After testing on nearly 11,700 nonenhanced CT studies, a team of researchers from the University of Wisconsin School of Medicine and Public Health in Madison and the U.S. National Institutes of Health (NIH) Clinical Center in Bethesda, MD, found that their deep-learning algorithm was highly accurate for assessing hepatic steatosis.
"This fully automated CT-based liver fat quantification tool allows for population-based assessment of hepatic steatosis and nonalcoholic fatty liver disease, with objective data that match well with manual measurement," wrote leader author Peter Graffy and colleagues.
Although MRI with a proton density fat fraction sequence has emerged as the noninvasive method of choice for quantifying liver fat, liver fat measurements on nonenhanced CT have also been shown to correlate well with that technique. As abdominal CT is performed more frequently than MRI for various indications in clinical practice, this could potentially allow those exams to also be utilized for population-based screening for hepatic steatosis and nonalcoholic fatty liver disease, according to the authors.
Having recently trained and tested a deep-learning algorithm for performing CT-based liver segmentation and attenuation assessment, the researchers sought to apply this model for assessing the presence of hepatic steatosis in a large asymptomatic adult screening cohort. The liver segmentation algorithm employs 3D convolutional neural networks to perform automated volume-based liver attenuation measurements, including conversion to CT fat fraction.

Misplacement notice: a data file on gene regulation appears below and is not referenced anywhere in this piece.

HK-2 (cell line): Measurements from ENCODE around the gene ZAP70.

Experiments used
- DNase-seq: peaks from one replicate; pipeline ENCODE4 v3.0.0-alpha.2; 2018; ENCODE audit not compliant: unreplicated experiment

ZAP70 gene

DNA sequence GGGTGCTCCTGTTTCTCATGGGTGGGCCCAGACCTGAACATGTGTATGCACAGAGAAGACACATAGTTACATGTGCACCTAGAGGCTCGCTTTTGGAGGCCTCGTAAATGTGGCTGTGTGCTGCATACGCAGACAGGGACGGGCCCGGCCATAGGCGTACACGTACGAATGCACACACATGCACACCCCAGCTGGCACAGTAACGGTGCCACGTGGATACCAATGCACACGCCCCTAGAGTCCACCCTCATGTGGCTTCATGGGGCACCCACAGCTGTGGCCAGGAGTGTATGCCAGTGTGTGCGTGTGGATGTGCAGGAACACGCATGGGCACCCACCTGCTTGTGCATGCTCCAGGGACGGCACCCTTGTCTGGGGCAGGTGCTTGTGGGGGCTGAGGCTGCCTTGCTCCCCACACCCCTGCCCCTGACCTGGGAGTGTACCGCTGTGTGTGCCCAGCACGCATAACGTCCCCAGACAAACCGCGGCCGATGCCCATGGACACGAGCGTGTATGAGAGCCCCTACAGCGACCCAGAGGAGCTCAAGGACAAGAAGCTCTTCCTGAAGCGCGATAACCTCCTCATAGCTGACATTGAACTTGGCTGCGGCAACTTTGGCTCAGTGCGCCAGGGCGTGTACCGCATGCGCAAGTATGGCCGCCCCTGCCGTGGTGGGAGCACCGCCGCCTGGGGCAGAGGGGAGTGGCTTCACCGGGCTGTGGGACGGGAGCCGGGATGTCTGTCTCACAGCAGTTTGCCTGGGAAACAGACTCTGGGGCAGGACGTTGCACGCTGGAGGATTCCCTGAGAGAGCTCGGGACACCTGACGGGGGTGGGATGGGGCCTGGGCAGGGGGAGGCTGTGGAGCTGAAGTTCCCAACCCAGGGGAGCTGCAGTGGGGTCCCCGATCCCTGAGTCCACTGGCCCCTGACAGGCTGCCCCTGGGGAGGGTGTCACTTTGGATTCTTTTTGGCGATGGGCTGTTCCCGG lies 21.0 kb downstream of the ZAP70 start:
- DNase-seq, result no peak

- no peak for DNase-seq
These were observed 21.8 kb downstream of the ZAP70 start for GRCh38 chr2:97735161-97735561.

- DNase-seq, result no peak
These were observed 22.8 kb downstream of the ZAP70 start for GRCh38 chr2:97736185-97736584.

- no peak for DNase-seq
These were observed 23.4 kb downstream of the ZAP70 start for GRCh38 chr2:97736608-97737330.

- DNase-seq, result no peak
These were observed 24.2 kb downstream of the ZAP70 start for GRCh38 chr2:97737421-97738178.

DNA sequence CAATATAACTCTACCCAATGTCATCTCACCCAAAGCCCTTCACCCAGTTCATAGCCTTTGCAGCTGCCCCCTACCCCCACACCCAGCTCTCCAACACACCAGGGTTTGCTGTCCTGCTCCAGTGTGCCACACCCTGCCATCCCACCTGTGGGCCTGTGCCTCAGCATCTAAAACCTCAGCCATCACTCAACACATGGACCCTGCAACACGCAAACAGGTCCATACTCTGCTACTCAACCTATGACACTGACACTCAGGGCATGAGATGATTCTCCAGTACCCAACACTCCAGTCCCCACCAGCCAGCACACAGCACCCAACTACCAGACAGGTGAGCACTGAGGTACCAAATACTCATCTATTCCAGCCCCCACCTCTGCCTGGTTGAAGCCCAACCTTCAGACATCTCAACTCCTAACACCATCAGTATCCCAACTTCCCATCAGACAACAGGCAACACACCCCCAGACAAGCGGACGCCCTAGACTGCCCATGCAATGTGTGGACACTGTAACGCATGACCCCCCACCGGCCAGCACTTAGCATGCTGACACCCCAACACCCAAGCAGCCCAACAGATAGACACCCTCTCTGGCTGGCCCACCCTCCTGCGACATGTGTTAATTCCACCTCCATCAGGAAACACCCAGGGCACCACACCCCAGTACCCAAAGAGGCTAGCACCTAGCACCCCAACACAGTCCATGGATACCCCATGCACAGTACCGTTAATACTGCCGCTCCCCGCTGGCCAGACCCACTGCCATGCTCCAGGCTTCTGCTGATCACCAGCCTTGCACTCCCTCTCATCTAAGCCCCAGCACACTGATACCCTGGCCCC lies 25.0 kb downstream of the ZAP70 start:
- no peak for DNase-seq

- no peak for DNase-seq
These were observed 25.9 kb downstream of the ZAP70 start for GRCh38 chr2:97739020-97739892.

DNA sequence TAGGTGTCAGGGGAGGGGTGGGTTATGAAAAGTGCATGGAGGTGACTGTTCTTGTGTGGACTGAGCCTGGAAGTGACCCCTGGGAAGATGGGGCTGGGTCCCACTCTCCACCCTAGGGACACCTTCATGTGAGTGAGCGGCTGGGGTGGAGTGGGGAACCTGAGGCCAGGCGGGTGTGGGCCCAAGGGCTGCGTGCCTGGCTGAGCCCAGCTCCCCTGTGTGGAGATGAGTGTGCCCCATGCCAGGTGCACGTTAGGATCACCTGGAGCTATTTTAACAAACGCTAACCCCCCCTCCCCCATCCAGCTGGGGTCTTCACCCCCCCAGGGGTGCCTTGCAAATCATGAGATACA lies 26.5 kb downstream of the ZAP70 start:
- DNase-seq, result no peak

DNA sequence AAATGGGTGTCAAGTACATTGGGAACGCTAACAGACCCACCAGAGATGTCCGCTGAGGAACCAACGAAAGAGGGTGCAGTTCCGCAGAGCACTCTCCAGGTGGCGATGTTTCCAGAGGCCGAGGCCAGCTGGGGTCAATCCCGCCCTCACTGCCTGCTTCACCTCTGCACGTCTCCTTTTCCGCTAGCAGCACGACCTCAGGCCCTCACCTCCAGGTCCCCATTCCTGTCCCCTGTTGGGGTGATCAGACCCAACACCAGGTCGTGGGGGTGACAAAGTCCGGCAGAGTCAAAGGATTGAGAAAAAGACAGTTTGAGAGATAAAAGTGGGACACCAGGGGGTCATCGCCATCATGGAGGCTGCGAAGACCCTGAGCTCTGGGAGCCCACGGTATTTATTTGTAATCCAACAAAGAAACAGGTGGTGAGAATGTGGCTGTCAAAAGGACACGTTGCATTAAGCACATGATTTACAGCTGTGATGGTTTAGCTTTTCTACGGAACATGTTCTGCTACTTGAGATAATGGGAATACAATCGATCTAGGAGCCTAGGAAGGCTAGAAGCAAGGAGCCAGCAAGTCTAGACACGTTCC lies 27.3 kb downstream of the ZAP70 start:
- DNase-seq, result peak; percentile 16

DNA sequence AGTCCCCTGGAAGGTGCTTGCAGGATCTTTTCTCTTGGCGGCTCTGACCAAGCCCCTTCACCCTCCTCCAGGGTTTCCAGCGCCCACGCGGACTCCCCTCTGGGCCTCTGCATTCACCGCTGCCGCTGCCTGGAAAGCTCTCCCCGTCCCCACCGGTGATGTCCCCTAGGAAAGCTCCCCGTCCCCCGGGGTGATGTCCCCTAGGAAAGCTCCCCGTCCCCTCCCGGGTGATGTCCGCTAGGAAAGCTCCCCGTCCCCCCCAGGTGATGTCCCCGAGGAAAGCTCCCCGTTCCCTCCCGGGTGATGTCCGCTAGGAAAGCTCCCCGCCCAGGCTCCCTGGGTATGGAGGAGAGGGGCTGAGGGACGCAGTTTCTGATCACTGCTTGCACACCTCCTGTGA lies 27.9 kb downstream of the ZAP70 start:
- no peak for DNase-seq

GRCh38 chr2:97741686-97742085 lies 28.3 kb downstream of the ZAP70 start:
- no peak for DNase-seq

The researchers assessed the algorithm's performance on 11,669 CT scans from 9,552 adults -- 5,314 women and 4,238 men -- with a mean age of 57.2 years. The studies also included 2,117 follow-up scans with a mean interval of 5.5 years in 1,862 adults. The automated volume-based liver attenuation measurements had a mean difference of 2.7 Hounsfield units (HU) with manual measurements -- yielding a correlation (r2) of 0.92.
The AI algorithm also identified hepatic steatosis in more than half of the screening cohort, the researchers noted. In addition, 10% of the cohort had moderate or severe steatosis.
Delving further into the data, the team also found only a weak correlation of hepatic steatosis with body mass index, age, and sex. This indicates that clinical demographic and morphometric assessment can't effectively predict the likelihood of underlying nonalcoholic fatty liver disease, according to the authors.
In other findings, the researchers noted a mean change of only -3 HU between the first CT scan and the follow-up study. However, 806 (43.3%) of the 1,861 patients had a change in their steatosis category between the two exams.
"If hepatic steatosis is shown to be an independent risk factor for future adverse events, then this automated tool could also be potentially used for opportunistic NAFLD screening with any nonenhanced CT that includes the liver (abdominal or thoracic), regardless of the clinical indication for imaging," the authors wrote.
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